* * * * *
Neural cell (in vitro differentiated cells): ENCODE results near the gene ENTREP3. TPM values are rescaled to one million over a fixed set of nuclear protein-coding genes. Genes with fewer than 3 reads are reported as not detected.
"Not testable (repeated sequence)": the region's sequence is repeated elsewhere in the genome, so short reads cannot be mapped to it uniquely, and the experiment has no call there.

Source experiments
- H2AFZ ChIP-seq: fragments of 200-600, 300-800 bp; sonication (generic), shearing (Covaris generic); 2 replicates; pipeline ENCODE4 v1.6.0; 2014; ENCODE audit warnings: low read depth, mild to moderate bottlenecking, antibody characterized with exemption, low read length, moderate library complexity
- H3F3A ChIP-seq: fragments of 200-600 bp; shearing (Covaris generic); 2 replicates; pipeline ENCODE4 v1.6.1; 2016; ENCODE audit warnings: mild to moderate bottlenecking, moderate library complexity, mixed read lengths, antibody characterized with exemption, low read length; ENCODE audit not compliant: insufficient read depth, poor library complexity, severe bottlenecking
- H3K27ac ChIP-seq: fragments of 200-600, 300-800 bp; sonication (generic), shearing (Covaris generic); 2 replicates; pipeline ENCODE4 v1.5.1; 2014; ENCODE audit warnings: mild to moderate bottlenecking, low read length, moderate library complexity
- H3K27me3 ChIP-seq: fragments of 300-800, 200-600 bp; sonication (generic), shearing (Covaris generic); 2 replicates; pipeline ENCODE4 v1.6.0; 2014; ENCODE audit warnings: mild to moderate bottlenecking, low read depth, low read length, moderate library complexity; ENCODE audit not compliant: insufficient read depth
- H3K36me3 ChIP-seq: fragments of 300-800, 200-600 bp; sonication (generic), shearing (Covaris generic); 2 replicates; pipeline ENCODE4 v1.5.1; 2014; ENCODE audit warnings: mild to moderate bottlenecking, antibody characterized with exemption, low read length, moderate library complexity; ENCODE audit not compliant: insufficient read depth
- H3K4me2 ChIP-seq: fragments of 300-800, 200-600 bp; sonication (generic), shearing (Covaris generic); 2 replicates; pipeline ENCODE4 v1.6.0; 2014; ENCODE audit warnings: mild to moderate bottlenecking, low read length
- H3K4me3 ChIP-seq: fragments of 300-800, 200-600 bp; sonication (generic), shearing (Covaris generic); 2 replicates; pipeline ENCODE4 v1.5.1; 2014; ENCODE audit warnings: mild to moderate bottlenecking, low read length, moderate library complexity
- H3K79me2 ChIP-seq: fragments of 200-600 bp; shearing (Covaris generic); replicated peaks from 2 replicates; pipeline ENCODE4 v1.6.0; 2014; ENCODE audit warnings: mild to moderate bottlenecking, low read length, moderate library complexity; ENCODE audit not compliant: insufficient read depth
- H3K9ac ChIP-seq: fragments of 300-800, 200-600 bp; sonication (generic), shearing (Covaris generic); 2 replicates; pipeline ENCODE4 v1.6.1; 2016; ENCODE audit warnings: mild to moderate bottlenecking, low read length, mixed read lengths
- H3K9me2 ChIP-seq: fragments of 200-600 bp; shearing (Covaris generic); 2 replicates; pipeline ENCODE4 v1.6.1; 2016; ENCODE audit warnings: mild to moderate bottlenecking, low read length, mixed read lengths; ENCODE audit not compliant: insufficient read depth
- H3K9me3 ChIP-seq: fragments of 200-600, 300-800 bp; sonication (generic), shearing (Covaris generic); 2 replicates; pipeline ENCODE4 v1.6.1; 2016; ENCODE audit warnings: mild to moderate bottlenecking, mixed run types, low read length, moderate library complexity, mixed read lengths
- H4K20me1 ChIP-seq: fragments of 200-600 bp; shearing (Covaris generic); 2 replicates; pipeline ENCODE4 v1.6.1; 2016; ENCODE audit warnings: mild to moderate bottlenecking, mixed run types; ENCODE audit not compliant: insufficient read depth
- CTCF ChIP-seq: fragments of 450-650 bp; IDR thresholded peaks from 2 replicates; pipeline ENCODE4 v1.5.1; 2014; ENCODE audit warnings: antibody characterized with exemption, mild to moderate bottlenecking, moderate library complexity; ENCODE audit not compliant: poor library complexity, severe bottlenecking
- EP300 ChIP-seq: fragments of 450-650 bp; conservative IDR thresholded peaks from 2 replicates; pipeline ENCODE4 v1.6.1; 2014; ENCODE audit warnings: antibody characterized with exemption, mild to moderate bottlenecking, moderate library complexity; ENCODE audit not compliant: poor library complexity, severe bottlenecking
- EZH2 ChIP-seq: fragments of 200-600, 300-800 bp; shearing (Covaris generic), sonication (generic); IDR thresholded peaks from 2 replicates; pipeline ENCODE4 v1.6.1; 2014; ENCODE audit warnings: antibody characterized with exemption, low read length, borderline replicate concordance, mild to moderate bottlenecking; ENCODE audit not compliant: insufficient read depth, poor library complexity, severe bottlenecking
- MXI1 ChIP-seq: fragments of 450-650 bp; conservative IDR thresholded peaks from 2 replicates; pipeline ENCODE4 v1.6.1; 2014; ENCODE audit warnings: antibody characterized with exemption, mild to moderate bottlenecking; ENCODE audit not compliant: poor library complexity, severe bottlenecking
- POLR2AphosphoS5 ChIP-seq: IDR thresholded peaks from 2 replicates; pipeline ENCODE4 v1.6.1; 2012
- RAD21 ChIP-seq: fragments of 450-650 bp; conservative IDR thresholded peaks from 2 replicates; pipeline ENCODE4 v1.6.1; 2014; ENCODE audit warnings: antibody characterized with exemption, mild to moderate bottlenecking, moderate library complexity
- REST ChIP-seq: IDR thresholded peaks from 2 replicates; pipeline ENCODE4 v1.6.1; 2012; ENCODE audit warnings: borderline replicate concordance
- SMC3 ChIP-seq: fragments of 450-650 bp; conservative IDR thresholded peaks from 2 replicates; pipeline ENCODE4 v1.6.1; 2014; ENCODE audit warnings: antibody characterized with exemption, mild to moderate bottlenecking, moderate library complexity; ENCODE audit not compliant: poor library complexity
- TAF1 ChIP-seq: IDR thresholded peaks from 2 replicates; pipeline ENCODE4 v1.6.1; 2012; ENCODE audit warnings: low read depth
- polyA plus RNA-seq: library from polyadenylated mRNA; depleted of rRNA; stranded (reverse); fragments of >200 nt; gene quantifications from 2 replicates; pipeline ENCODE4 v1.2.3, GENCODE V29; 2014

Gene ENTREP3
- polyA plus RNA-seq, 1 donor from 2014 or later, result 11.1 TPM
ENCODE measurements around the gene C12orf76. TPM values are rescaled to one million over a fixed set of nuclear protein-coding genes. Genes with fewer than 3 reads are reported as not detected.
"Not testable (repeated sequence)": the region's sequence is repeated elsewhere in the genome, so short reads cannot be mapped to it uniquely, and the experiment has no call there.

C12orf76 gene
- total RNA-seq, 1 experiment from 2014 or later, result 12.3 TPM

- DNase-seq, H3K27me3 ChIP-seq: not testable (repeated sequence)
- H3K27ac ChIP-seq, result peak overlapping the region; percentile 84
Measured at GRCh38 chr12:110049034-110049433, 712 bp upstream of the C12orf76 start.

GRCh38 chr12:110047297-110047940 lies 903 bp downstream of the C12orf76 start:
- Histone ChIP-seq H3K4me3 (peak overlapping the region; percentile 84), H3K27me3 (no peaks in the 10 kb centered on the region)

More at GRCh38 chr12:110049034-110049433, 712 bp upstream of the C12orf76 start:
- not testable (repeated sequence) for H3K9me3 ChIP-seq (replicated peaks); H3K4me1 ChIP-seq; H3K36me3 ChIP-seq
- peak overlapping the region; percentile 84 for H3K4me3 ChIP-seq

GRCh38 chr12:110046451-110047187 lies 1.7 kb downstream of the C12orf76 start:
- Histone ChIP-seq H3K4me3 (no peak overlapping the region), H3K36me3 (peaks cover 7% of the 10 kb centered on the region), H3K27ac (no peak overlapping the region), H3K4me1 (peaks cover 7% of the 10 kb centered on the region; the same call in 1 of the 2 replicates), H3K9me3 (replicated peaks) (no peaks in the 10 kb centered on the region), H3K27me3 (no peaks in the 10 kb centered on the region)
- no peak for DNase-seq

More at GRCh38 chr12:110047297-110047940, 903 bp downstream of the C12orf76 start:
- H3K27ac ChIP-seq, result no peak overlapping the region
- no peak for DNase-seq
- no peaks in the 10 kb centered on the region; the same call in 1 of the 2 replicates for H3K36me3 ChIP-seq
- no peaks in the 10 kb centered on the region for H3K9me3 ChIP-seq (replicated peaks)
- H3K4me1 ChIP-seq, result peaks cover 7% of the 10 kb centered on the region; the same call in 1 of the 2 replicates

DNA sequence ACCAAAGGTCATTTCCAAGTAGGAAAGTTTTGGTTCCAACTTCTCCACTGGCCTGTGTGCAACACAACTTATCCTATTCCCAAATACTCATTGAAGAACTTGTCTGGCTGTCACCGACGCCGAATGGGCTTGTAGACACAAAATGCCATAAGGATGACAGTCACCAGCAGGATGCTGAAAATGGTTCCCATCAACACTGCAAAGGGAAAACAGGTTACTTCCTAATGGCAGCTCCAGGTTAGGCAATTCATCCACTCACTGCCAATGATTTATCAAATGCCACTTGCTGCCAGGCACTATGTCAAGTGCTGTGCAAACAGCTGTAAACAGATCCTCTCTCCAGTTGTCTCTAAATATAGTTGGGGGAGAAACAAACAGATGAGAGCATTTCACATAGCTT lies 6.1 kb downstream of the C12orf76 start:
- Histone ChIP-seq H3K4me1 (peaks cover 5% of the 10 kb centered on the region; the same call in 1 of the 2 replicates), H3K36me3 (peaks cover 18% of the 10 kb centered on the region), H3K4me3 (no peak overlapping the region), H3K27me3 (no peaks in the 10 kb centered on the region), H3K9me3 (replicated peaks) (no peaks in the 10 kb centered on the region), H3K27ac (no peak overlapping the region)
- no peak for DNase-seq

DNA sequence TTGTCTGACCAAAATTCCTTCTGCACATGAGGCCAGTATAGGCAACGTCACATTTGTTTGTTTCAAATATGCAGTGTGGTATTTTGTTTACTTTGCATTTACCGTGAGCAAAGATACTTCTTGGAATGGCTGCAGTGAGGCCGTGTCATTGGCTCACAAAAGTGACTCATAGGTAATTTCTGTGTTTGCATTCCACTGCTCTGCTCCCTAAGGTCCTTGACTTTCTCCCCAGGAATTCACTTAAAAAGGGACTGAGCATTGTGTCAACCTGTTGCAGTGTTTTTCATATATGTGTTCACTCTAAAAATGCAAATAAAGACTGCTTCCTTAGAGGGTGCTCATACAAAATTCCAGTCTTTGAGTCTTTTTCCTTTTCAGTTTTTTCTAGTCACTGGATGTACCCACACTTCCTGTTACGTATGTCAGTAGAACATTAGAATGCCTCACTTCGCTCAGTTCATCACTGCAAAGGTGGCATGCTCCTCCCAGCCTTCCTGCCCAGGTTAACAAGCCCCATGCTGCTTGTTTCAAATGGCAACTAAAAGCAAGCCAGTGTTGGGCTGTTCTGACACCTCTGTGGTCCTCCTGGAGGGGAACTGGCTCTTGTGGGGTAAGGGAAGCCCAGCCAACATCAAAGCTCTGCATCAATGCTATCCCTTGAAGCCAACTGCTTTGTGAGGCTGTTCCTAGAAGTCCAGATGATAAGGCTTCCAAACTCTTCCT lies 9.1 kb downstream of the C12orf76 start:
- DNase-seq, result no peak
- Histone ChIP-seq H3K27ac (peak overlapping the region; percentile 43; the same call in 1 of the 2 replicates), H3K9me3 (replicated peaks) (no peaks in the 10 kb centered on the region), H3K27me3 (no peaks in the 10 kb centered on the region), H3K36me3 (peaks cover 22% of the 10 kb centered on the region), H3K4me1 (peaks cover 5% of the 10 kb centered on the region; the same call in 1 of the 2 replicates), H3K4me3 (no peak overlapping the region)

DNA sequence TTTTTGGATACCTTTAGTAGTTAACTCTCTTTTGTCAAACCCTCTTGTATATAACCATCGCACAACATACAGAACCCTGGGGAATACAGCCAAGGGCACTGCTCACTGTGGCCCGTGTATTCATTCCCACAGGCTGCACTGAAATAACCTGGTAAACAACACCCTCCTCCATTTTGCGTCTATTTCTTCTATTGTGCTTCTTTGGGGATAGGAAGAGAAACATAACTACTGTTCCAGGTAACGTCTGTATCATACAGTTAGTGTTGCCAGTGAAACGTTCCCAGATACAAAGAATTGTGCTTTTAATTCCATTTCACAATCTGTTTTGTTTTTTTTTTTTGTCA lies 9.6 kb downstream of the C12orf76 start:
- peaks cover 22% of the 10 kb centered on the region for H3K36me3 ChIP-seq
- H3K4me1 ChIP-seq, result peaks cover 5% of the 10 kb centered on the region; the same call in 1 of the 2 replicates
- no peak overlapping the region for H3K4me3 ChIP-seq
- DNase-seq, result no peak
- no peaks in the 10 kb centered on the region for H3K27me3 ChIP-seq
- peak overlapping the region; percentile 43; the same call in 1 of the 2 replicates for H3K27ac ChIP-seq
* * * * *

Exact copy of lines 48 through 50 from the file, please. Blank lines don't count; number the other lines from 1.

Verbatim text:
- H3K4me1 ChIP-seq, result peaks cover 7% of the 10 kb centered on the region; the same call in 1 of the 2 replicates

DNA sequence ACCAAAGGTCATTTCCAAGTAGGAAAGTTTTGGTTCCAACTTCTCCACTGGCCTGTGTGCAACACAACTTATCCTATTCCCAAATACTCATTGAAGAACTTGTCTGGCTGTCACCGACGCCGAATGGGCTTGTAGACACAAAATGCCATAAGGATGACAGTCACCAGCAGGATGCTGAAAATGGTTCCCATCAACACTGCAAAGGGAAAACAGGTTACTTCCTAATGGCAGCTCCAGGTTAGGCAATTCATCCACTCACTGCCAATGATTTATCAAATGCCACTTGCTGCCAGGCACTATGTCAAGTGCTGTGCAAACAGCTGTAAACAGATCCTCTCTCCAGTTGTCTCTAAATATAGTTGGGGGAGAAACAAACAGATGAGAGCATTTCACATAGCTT lies 6.1 kb downstream of the C12orf76 start:
- Histone ChIP-seq H3K4me1 (peaks cover 5% of the 10 kb centered on the region; the same call in 1 of the 2 replicates), H3K36me3 (peaks cover 18% of the 10 kb centered on the region), H3K4me3 (no peak overlapping the region), H3K27me3 (no peaks in the 10 kb centered on the region), H3K9me3 (replicated peaks) (no peaks in the 10 kb centered on the region), H3K27ac (no peak overlapping the region)